So, I'm intrigued so far and will continue with it to see where it goes. I wasn't expecting greatness or perfection or a repeat of what came before, and I do appreciate that it's not a straight up reboot but a continuation so as to honor the original show's legacy.

Finally, the chatter about Bakula may be true about him not being involved but I could also see it being a big diversion to hide a stunt casting for a future episode where he does show up/crosses paths with our new leaper. Maybe Sam could end up being the new Evil Leaper? ;)
 

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Birthday Hug Monkey
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Alright, here it goes. I can see I'm not alone here in my love for the original series, glad to see that. One of my favorite shows of all time. I'm not saying the original was one of "the best" shows ever (hell, Knight Rider is also on my list if that tells you anything) but for me, Quantum Leap was such a fantastic show with a majorly strong hook for making it a weekly, essentially non-linear show. The show often shone a lens on real issues that spanned the decades and commented on those issues in a relatively lighthearted, but often thought provoking way. Someone commented earlier that celebrities were also involved in-show but that was really only in the last season as the producers/network were trying to stave off cancellation and wanted to spice things up. Many fans often see that as a major deviation away from what really made the show, Sam jumping into the lives of relatively average people.

When I first heard about a reboot/new series, I was very happy that someone out there thought enough of the show/premise to take another crack at it. Then I became afraid that they would screw it up and I have waited with fear/anticipation for this new show. Now having seen it, I will say it was better than I expected, but certainly a product of its time. I just re-watched the first 4 episodes of the original show (thanks Peacock/NBC) so I could see how well my memory has held up and to better compare them. IMO, what did and will continue to drive the most criticism of the show is that for those of us comparing it to the original, and certainly those who watched it first-run, is that today's version is made for the current short attention span world of the typical viewer. It has to jump in straight away, there's no real time for long setups and slow reveals of backstory/character history b/c they'll lose the audience that's geared for information overload and if they get bored, they'll move onto something else. So I get that they had to be flashy with the over the top story of a Hope Diamond robbery and explosives and all that. Hopefully that will settle down a bit soon but I have my doubts. The cast is decent so far, but man it just screams diversity casting. NOT saying that's a bad thing, it's just so overt. There's simply no comparing a new cast to the magic of Scott Bakula and Dean Stockwell, that was such a good match. And sure, it's nice to have more players in the mix as others have said.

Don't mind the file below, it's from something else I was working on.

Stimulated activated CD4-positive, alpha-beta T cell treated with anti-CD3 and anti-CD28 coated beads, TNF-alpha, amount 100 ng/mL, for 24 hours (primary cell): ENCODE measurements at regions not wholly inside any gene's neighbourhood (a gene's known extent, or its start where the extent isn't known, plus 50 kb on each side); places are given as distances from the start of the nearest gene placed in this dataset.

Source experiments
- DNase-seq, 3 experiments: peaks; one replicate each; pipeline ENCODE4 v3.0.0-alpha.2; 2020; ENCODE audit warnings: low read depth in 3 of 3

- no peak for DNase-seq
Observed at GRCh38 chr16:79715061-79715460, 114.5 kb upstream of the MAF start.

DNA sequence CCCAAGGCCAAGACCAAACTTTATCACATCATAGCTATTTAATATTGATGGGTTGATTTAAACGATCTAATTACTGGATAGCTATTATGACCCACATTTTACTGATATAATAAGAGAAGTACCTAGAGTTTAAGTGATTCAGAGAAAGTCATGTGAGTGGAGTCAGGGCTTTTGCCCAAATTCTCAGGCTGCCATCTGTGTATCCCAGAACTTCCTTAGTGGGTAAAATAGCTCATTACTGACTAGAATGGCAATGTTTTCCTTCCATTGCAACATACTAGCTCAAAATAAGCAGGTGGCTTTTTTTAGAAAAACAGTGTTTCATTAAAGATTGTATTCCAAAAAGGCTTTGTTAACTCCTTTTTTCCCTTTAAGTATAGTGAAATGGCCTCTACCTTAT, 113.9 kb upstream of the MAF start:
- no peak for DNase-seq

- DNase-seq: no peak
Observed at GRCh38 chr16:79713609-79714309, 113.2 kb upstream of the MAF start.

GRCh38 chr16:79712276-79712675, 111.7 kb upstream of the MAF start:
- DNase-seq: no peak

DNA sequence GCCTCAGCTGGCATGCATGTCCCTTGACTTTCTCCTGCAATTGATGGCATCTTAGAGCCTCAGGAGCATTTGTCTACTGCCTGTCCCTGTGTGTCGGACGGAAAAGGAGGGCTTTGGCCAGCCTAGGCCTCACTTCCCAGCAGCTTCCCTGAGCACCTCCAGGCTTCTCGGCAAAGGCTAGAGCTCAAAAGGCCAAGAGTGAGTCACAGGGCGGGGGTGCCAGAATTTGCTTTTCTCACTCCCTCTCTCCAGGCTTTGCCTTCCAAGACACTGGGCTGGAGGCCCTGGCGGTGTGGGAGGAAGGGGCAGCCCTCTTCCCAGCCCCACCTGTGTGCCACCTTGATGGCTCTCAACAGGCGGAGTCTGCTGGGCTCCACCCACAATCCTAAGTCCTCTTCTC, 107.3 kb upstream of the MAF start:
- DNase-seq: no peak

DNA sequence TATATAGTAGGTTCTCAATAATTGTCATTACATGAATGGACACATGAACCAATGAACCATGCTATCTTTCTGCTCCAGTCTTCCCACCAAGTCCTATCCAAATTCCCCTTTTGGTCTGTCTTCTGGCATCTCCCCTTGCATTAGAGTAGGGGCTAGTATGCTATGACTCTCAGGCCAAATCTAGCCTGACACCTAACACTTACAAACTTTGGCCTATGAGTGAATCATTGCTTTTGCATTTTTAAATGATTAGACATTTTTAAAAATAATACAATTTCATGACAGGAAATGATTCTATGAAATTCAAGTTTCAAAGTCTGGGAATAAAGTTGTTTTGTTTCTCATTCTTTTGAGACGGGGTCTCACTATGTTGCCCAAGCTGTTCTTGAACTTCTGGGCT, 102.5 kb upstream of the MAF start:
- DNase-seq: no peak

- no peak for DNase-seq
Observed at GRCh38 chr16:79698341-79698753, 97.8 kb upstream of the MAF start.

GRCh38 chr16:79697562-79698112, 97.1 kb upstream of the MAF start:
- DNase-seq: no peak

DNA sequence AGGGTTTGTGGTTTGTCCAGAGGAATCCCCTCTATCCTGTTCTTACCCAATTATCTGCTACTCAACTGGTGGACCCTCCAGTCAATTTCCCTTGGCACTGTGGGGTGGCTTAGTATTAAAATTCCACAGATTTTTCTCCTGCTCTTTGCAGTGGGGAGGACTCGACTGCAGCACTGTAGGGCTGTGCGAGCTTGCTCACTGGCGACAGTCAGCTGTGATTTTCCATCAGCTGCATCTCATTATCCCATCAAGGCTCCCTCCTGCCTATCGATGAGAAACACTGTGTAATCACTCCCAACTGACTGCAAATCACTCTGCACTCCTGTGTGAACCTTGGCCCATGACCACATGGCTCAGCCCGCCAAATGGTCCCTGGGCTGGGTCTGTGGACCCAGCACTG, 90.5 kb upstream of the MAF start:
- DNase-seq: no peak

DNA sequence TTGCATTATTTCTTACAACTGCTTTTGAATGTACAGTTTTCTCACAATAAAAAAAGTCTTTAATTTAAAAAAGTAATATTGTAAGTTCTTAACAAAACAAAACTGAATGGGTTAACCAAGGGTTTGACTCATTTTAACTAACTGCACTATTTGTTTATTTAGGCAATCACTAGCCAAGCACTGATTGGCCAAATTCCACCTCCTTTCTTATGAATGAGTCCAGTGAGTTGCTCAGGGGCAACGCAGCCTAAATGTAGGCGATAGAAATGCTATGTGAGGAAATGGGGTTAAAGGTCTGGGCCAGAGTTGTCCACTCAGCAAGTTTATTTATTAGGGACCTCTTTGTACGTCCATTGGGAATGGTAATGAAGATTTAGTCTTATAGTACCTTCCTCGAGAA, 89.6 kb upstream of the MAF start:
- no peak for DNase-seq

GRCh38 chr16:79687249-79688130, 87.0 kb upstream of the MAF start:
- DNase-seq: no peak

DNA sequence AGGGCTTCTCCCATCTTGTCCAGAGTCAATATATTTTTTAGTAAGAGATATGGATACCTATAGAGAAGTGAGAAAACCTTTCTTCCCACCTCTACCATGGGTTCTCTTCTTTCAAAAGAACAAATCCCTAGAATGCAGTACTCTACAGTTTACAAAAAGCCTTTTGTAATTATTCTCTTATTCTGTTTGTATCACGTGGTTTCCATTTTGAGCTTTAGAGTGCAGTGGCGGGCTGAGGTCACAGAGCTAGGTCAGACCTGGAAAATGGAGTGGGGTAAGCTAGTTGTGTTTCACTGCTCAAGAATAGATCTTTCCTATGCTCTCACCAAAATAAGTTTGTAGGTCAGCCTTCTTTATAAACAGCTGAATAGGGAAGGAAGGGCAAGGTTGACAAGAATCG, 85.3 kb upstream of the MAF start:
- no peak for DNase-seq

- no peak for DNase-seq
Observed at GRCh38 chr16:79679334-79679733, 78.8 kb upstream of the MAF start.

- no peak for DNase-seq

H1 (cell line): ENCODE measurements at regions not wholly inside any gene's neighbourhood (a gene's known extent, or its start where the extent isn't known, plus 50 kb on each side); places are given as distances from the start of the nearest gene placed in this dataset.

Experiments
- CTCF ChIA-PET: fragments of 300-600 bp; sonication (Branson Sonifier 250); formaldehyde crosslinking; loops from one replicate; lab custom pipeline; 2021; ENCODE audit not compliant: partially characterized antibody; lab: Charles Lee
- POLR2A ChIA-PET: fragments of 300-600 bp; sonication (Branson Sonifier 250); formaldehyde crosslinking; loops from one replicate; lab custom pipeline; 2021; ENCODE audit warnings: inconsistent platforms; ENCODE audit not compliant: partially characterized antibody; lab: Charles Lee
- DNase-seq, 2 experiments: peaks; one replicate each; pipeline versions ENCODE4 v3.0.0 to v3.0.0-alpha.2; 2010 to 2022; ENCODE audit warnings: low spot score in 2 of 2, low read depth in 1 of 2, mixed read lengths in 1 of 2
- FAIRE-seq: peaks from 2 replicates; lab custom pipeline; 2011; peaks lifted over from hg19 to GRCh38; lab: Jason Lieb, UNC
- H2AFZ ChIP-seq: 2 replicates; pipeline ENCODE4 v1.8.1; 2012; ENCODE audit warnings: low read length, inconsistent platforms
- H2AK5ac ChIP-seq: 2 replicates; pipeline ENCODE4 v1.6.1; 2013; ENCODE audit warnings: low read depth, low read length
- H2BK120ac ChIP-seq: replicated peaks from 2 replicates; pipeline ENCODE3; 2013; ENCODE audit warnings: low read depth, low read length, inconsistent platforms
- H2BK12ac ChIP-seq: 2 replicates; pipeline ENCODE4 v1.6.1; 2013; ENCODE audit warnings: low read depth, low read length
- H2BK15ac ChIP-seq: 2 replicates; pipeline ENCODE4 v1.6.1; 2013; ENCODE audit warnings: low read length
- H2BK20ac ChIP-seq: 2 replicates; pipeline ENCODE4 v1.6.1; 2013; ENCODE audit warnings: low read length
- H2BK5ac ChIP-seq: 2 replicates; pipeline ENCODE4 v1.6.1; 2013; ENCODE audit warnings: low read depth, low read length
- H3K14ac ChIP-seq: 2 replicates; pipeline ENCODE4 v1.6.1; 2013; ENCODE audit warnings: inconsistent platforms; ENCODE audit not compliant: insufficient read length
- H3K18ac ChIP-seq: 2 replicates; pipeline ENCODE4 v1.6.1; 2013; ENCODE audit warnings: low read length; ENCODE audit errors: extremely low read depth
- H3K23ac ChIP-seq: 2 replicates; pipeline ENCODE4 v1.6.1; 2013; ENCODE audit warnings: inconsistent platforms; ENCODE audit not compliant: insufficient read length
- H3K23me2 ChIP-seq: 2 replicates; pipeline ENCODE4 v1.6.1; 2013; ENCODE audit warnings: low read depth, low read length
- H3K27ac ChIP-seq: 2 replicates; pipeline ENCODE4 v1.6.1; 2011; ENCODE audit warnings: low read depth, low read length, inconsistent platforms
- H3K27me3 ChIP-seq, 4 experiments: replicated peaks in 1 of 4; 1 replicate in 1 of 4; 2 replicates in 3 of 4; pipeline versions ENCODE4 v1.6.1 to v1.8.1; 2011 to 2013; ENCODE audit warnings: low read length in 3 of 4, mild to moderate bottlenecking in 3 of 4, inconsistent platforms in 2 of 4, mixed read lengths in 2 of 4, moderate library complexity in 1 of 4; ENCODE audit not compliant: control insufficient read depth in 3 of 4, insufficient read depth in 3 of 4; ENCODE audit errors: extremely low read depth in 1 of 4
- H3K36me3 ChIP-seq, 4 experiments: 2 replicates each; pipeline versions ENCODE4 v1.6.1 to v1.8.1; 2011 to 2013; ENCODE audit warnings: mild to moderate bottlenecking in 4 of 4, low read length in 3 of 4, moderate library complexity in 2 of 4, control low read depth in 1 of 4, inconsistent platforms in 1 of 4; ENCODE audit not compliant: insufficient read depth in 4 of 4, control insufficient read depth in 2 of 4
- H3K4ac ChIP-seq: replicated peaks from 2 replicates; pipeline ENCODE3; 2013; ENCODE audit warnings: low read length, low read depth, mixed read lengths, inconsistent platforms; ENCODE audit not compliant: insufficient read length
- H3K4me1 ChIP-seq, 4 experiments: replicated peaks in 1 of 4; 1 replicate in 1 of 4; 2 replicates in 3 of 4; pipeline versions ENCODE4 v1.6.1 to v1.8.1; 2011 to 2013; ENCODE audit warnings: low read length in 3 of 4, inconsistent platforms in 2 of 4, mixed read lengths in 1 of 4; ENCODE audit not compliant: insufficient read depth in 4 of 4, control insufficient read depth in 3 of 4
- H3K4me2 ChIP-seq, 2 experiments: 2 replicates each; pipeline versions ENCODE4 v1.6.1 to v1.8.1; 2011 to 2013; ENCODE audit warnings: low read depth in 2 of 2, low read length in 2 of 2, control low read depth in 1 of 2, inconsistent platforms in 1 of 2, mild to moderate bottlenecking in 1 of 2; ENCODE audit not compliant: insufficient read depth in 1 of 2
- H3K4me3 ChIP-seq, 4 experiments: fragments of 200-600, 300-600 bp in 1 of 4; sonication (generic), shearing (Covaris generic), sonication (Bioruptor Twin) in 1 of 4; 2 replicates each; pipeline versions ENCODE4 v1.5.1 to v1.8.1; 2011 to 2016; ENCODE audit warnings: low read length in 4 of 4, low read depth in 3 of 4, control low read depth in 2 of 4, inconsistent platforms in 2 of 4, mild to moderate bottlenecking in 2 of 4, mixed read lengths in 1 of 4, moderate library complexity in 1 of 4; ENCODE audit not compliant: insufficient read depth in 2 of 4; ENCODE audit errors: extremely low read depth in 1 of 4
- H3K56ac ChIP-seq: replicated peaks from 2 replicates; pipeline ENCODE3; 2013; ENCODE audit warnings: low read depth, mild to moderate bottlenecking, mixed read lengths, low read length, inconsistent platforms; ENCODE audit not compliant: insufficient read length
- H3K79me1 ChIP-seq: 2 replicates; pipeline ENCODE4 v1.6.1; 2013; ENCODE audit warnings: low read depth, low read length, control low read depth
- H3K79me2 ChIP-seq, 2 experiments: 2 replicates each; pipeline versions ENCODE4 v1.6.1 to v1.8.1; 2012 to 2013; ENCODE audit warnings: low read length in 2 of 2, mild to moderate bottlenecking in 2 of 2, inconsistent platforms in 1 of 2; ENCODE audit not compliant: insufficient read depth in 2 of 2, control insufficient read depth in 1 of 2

So, I'm intrigued so far and will continue with it to see where it goes. I wasn't expecting greatness or perfection or a repeat of what came before, and I do appreciate that it's not a straight up reboot but a continuation so as to honor the original show's legacy.

Finally, the chatter about Bakula may be true about him not being involved but I could also see it being a big diversion to hide a stunt casting for a future episode where he does show up/crosses paths with our new leaper. Maybe Sam could end up being the new Evil Leaper? ;)
Nah. Sam would never be the Evil Leaper. He's too much of a boy scout. :) But I too think that there's likely some diversion so that he can make a surprise appearance. Though I do wonder if a modern equivalent of an evil leaper would ever surface.

The original show would jump right into things too, and like standard TV shows, they'd have over-the-top stories (like jumping into Lee Harvey Oswald). I believe that what made the original show so compelling is that both Scott Bakula and Dean Stockwell were just so likable as actors it was hard to not like a show with them in it. The shows themselves were genuinely good, and their own charisma as actors made you want to keep tuning in.

While I liked this first episode, it wasn't great, but also... it was a first episode. All shows' first episode tends to be rougher than what comes later. I'll remain optimistic for now because I didn't see any egregious flaws, but also because I want to see if Sam makes an appearance, though I don't expect it would happen until much later in the season.

After the original series aired, I'd catch reruns on USA. I realized they were going through the series in order, and when they started from the beginning, I recorded them all on VHS. I had my VCR set up to record daily and I'd put two episodes on a tape. I printed out labels in color, with different colors and dates/episode titles. On the shelf, they looked pretty awesome all lined up. I think most got trashed now once I fully moved away from VCRs. <sigh> I think I figured I'd buy them on DVD and then decided not to because I'd see if I could just get them into a streaming library.